Scalia Tenacious After Staking Out a Position

By Ruth Marcus and Susan Schmidt
Washington Post Staff Writers
Sunday, June 22, 1986

When a fellow judge sends him a draft opinion for review, said a former appeals court clerk, Antonin Scalia "will send back a memo praising the opinion, and then say, 'I will join if you make the following 19 changes.' "

That number might be exaggerated, but his liberal colleague on the appeals court here, Judge Abner J. Mikva, said, "He understands the doctrine of collegiality and has in fact found middle ground, and I think he's good at it." However, Mikva said, once Scalia has decided a certain way, "there's no shaking him loose."

By all accounts, Scalia, President Reagan's choice for the Supreme Court, has been convinced for years of the correctness of his positions and has not been shy about saying so.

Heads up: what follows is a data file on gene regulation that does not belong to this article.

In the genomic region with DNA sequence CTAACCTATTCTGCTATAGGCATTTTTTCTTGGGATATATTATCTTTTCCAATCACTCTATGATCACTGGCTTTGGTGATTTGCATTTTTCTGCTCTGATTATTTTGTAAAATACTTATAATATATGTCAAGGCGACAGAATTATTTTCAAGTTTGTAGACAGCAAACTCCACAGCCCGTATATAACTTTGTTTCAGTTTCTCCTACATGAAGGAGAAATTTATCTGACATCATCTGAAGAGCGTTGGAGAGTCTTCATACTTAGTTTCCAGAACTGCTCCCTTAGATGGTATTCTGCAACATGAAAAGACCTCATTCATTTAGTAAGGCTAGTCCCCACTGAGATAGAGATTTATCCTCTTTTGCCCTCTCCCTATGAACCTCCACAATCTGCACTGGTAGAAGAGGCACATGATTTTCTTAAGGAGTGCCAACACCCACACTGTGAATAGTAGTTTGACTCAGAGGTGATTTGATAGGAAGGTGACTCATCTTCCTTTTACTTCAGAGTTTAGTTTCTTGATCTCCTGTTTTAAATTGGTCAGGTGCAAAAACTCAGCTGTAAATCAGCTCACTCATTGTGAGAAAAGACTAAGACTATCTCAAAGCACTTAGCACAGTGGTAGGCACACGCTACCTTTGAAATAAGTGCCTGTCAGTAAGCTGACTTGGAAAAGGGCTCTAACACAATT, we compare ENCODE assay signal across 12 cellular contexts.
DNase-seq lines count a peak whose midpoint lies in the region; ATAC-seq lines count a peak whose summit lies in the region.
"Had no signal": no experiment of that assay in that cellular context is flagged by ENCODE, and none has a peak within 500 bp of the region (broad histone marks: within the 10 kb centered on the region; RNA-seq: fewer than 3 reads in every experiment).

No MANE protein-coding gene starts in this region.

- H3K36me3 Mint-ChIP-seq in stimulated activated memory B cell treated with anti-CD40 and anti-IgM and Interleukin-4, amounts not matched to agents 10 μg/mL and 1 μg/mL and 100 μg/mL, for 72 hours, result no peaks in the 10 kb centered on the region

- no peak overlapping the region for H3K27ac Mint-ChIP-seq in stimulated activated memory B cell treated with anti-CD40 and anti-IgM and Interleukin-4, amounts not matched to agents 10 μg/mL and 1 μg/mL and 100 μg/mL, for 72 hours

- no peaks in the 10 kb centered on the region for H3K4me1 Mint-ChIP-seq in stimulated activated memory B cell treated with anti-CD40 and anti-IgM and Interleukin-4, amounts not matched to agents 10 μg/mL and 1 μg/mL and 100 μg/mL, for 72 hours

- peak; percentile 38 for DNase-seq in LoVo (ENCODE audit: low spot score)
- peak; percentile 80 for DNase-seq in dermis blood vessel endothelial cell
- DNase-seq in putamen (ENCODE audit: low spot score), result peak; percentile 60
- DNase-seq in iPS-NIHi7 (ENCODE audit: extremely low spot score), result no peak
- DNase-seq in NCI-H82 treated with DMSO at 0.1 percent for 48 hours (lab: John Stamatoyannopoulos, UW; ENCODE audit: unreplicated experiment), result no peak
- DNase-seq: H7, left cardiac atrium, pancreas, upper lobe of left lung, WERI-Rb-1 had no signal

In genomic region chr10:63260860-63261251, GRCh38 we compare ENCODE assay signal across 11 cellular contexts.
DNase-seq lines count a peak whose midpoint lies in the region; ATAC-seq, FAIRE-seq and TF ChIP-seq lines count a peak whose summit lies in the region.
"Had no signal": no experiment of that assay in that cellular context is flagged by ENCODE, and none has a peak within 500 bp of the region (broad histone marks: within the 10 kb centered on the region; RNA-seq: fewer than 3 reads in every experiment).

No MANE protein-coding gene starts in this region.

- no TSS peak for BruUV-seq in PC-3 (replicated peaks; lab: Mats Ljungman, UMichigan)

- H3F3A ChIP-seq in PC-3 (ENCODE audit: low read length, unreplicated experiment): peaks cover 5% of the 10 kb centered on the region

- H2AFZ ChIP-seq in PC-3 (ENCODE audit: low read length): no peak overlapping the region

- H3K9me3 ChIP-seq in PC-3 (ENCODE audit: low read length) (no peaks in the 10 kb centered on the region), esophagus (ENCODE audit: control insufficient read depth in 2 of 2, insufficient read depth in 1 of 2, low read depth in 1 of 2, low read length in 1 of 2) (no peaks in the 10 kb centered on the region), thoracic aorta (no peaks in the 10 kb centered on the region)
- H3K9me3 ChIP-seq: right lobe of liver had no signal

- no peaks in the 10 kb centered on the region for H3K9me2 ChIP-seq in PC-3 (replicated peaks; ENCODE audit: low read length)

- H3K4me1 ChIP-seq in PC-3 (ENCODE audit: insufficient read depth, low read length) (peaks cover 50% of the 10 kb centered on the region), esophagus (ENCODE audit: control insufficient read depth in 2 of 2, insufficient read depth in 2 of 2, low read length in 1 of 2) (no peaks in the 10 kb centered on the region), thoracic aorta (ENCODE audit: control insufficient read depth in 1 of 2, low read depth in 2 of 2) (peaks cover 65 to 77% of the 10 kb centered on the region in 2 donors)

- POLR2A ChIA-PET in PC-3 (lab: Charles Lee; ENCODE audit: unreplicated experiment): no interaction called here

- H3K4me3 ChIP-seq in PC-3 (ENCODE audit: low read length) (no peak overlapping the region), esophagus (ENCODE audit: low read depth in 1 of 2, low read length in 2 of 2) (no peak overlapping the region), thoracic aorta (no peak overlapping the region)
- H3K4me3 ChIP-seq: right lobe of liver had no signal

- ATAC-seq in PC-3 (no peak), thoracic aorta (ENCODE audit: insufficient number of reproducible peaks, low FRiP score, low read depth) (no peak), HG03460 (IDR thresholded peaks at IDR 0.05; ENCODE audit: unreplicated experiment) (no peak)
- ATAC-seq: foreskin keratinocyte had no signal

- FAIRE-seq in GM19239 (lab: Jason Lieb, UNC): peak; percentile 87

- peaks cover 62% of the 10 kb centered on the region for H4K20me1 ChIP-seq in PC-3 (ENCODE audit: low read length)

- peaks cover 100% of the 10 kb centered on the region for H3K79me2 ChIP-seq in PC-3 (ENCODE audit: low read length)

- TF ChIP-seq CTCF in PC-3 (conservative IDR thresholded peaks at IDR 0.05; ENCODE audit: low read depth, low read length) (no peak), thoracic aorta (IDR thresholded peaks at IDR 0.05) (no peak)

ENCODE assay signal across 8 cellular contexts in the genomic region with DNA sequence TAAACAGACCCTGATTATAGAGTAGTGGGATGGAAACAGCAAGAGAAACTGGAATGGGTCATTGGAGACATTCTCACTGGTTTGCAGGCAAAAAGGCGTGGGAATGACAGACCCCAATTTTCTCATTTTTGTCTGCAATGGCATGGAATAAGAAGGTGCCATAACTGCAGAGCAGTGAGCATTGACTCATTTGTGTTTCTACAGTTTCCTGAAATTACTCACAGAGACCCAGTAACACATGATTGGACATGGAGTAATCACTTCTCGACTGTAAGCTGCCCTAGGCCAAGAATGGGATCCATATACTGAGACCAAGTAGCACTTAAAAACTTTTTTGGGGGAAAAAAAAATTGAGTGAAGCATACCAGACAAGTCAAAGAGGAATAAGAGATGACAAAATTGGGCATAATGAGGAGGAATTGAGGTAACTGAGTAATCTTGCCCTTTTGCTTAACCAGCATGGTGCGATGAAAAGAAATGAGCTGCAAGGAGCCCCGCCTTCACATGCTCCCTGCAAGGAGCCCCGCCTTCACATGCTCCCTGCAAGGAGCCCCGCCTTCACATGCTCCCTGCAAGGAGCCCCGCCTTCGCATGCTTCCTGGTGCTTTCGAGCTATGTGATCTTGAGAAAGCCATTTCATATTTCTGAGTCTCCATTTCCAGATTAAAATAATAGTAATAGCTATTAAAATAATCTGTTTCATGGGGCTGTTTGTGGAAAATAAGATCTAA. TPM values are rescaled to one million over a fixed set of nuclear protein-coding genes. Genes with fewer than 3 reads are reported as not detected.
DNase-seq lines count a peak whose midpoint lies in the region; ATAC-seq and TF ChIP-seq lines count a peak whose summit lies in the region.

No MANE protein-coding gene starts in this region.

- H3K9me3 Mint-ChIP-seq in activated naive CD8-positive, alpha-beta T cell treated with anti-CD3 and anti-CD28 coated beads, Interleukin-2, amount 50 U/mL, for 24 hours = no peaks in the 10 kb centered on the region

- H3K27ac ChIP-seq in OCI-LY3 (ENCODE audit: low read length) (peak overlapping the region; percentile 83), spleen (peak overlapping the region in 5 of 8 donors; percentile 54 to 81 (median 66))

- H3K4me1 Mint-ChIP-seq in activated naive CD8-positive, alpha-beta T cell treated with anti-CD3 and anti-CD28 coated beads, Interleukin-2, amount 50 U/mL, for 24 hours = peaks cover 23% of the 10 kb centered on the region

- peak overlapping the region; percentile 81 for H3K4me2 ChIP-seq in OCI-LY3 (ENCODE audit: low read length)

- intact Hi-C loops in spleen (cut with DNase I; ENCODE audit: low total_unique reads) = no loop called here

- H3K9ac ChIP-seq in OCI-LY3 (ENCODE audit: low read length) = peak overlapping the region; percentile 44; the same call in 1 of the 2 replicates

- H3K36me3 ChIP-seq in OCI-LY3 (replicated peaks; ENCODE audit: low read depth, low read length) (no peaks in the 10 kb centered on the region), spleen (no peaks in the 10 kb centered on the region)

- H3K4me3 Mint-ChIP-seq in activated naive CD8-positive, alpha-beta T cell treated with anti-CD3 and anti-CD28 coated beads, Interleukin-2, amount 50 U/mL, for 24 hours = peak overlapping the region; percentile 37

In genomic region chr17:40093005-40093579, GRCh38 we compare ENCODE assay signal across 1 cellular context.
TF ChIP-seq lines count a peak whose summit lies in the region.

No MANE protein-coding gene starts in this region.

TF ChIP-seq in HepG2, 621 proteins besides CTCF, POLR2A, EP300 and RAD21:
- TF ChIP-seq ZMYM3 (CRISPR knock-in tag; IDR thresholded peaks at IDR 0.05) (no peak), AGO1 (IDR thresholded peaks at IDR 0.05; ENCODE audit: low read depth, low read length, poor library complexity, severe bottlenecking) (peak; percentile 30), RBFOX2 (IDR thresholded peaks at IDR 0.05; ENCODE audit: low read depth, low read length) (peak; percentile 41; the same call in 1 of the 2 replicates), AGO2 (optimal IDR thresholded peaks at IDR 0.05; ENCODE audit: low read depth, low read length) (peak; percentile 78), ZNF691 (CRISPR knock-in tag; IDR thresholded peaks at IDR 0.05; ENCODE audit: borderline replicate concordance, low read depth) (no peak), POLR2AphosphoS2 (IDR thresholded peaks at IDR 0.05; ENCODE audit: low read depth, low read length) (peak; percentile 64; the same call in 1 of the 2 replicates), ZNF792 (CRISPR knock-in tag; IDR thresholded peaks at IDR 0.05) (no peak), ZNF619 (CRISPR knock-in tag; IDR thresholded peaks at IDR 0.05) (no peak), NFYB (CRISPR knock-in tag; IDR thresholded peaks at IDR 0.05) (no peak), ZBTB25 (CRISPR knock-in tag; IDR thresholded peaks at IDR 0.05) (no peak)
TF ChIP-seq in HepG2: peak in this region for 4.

"When Nino Scalia had done the work on the issue and had come to a conclusion, that really was it," former deputy attorney general Edward C. Schmults recalled of Scalia's work as head of the Justice Department's Office of Legal Counsel in the Ford administration. "He didn't change his mind because a Cabinet secretary or even the president would have liked a different result."

Even at Harvard Law School in the late 1950s, where Scalia was far more conservative than his liberal classmates of the Warren Court era, "If you didn't feel like having a good debate about something, you'd better avoid him," said Philip B. Heymann, who now teaches law there.

"He was less enthralled with the liberal aura of the times than the rest of us," said Daniel K. Mayers, Scalia's fellow officer on the Harvard Law Review and now a partner at Wilmer, Cutler & Pickering here. "I remember him saying 25 years ago over a beer that he just had grave doubts that government could do much to change the plight of disadvantaged people."

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© 1986 The Washington Post Company